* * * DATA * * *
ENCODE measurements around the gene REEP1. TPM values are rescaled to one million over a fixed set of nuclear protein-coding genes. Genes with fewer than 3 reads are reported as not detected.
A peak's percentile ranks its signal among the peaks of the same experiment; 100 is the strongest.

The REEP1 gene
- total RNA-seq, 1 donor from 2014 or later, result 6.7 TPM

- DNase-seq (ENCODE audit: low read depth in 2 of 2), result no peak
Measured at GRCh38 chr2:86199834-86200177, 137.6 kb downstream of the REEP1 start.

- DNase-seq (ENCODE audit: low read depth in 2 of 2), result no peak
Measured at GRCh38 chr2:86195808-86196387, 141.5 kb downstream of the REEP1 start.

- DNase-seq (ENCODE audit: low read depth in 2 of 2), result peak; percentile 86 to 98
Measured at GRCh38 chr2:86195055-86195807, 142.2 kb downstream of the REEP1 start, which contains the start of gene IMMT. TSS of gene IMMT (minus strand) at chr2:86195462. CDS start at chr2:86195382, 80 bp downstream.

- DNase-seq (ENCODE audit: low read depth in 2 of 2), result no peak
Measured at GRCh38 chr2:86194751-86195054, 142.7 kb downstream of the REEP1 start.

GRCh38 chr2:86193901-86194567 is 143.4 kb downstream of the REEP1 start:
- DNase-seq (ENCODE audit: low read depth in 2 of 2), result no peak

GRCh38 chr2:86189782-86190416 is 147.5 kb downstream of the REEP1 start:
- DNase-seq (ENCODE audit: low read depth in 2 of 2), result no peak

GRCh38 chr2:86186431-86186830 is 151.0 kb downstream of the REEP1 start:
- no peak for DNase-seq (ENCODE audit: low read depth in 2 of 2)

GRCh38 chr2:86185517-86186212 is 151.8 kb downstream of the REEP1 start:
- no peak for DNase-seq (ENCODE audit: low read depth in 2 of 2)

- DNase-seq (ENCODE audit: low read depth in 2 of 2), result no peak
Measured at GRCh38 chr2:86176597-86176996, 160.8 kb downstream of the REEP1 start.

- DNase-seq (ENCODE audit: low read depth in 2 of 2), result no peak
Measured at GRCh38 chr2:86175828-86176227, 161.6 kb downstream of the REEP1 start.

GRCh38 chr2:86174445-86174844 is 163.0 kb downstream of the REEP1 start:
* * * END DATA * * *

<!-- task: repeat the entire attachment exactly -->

ENCODE measurements around the gene REEP1. TPM values are rescaled to one million over a fixed set of nuclear protein-coding genes. Genes with fewer than 3 reads are reported as not detected.
A peak's percentile ranks its signal among the peaks of the same experiment; 100 is the strongest.

The REEP1 gene
- total RNA-seq, 1 donor from 2014 or later, result 6.7 TPM

- DNase-seq (ENCODE audit: low read depth in 2 of 2), result no peak
Measured at GRCh38 chr2:86199834-86200177, 137.6 kb downstream of the REEP1 start.

- DNase-seq (ENCODE audit: low read depth in 2 of 2), result no peak
Measured at GRCh38 chr2:86195808-86196387, 141.5 kb downstream of the REEP1 start.

- DNase-seq (ENCODE audit: low read depth in 2 of 2), result peak; percentile 86 to 98
Measured at GRCh38 chr2:86195055-86195807, 142.2 kb downstream of the REEP1 start, which contains the start of gene IMMT. TSS of gene IMMT (minus strand) at chr2:86195462. CDS start at chr2:86195382, 80 bp downstream.

- DNase-seq (ENCODE audit: low read depth in 2 of 2), result no peak
Measured at GRCh38 chr2:86194751-86195054, 142.7 kb downstream of the REEP1 start.

GRCh38 chr2:86193901-86194567 is 143.4 kb downstream of the REEP1 start:
- DNase-seq (ENCODE audit: low read depth in 2 of 2), result no peak

GRCh38 chr2:86189782-86190416 is 147.5 kb downstream of the REEP1 start:
- DNase-seq (ENCODE audit: low read depth in 2 of 2), result no peak

GRCh38 chr2:86186431-86186830 is 151.0 kb downstream of the REEP1 start:
- no peak for DNase-seq (ENCODE audit: low read depth in 2 of 2)

GRCh38 chr2:86185517-86186212 is 151.8 kb downstream of the REEP1 start:
- no peak for DNase-seq (ENCODE audit: low read depth in 2 of 2)

- DNase-seq (ENCODE audit: low read depth in 2 of 2), result no peak
Measured at GRCh38 chr2:86176597-86176996, 160.8 kb downstream of the REEP1 start.

- DNase-seq (ENCODE audit: low read depth in 2 of 2), result no peak
Measured at GRCh38 chr2:86175828-86176227, 161.6 kb downstream of the REEP1 start.

GRCh38 chr2:86174445-86174844 is 163.0 kb downstream of the REEP1 start: